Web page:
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On this page, we provide the models of the Business Reporting System used in a case study for our process to effectively identify guilty performance antipatterns.

Business Reporting System Model


  • Resource Environment:
    • All CPUs have a processing rate of 10.0, the HDD of Server 3 has a processing rate of 8.0

Some Service Effect Specifications (SEFFs)

The PCM model instance

You can download the PCM model instance File:PCM BRS model

BRS configuration

BRS PCM example
Figure 1: Case Study: BRS Software System Model

The static structure and allocation of the BRS system is modelled as shown in Figure 1. The behaviour descriptions of the single components can be found in the Service Effect Specification above and in the model files linked here. All CPUs have a processing rate of 10.0, the HDD of Server 3 has a processing rate of 8.0.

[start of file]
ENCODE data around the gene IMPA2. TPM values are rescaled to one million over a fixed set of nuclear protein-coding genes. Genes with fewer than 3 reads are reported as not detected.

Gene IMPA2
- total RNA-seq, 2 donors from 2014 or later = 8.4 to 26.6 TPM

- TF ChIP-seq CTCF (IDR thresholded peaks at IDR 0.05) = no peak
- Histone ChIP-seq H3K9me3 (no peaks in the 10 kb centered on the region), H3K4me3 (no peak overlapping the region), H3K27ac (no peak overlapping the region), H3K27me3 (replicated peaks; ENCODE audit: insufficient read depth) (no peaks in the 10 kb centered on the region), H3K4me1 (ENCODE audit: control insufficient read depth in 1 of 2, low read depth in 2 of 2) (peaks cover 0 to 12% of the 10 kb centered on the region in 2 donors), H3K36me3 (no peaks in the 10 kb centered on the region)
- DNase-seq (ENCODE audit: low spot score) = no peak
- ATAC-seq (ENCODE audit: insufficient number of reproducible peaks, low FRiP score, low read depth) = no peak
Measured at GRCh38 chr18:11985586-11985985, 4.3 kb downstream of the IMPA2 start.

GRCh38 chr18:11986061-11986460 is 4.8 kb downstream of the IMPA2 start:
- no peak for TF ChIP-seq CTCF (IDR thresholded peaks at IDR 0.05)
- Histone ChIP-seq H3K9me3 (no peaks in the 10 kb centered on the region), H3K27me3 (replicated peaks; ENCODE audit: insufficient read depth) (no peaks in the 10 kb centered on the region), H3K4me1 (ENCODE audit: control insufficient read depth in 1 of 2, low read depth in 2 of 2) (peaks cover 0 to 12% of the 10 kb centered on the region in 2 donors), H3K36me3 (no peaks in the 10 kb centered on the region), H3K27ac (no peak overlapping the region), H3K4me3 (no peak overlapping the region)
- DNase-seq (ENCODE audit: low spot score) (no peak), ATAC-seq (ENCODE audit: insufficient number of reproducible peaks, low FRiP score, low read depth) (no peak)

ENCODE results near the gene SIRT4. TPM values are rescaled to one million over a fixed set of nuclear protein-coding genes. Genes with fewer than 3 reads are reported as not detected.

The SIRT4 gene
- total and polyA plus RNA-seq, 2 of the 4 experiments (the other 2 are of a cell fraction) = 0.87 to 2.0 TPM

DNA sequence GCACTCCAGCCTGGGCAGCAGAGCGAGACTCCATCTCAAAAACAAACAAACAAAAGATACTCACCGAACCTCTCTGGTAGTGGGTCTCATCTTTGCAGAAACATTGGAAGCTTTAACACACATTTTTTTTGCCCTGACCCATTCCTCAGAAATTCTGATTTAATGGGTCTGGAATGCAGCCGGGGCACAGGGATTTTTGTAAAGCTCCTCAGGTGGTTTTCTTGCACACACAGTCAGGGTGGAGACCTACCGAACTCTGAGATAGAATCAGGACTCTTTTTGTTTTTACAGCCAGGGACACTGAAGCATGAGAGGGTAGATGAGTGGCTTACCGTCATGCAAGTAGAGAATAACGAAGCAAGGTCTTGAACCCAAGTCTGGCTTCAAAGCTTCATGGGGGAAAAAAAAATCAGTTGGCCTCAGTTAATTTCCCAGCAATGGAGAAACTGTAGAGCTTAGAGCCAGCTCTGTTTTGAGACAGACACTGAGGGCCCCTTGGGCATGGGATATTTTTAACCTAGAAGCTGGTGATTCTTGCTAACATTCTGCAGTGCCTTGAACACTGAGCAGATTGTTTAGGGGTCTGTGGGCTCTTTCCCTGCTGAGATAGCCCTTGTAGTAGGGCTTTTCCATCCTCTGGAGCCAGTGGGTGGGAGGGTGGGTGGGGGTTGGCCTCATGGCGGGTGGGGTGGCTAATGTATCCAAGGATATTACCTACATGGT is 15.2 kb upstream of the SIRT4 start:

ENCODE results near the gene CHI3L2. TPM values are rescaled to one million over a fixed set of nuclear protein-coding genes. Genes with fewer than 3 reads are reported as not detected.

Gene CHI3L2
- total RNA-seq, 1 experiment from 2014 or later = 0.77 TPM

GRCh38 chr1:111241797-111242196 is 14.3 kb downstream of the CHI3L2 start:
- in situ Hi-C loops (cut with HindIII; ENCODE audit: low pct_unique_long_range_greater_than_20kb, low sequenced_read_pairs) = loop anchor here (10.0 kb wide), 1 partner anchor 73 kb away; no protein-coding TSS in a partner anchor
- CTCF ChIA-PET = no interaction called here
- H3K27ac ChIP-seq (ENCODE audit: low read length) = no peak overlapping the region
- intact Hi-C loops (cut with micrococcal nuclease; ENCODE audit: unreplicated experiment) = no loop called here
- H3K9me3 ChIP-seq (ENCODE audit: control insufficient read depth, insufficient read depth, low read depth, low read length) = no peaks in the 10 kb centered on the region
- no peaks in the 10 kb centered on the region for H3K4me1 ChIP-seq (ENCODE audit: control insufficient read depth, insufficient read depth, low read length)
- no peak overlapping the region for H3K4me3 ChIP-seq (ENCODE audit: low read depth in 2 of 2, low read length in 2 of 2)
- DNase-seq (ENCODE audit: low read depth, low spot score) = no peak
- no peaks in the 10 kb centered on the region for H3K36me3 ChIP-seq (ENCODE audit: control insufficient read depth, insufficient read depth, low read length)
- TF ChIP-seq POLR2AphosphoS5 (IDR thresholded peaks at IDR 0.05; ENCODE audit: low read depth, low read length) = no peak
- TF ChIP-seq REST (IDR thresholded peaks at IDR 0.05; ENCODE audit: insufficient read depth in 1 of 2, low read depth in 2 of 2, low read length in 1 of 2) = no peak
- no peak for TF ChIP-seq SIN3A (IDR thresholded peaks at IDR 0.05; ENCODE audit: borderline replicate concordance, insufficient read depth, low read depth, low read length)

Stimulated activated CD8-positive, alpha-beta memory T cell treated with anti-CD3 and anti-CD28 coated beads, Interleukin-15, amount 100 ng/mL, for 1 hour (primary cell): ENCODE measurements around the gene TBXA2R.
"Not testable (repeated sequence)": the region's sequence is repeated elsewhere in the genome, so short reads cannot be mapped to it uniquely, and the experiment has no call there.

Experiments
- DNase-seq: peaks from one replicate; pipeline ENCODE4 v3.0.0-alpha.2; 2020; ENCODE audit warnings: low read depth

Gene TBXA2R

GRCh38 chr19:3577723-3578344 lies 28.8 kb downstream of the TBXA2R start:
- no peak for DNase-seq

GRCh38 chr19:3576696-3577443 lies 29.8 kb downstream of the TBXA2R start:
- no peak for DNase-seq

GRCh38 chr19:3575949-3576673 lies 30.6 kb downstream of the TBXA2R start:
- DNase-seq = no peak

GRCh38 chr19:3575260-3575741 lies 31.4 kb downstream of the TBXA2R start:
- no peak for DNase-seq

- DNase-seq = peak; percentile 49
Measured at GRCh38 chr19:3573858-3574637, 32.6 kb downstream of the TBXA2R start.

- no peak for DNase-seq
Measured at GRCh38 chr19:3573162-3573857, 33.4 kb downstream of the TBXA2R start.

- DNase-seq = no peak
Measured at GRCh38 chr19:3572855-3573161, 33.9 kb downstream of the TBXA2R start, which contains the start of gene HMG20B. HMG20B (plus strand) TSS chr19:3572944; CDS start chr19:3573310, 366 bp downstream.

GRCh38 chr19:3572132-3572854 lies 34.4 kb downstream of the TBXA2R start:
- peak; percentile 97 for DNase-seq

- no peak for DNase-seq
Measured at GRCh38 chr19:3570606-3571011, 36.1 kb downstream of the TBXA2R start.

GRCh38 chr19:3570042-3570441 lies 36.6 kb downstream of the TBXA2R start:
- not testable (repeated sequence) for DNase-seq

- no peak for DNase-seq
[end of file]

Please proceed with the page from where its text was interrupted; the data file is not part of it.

BRS PCM example
Figure 2: User model for the BRS system

Figure 2 shows how users use the system as a PCM usage model. A usage model consists of a set of actions that are connected to form a flow. A <<SystemCallAction>> marks a call to the system boundary. For example, the first <<SystemCallAction>> Webserver.login models that each user arriving at the system first calls the login service. A <<Loop>> action repeats the inner behaviour as many times as given in the Iterations attribute. Not shown in the diagram is the workload of the systems: 30 users use the system in a closed workload with a think time of 10 seconds.

Reasoning on Antipatterns in BRS

In this Section we briefly describe the antipatterns that have been detected in the BRS software system and that are the ones necessary to our experimentation. This description refers to the types of antipatterns that have been classified by C.Smith and L.Williams in [1].

  • Circuitous Treasure Hunt is due to the bad organization of the Database that leads the CoreReportingEngine to perform several database

transactions, and a large amount of processing is required for each request.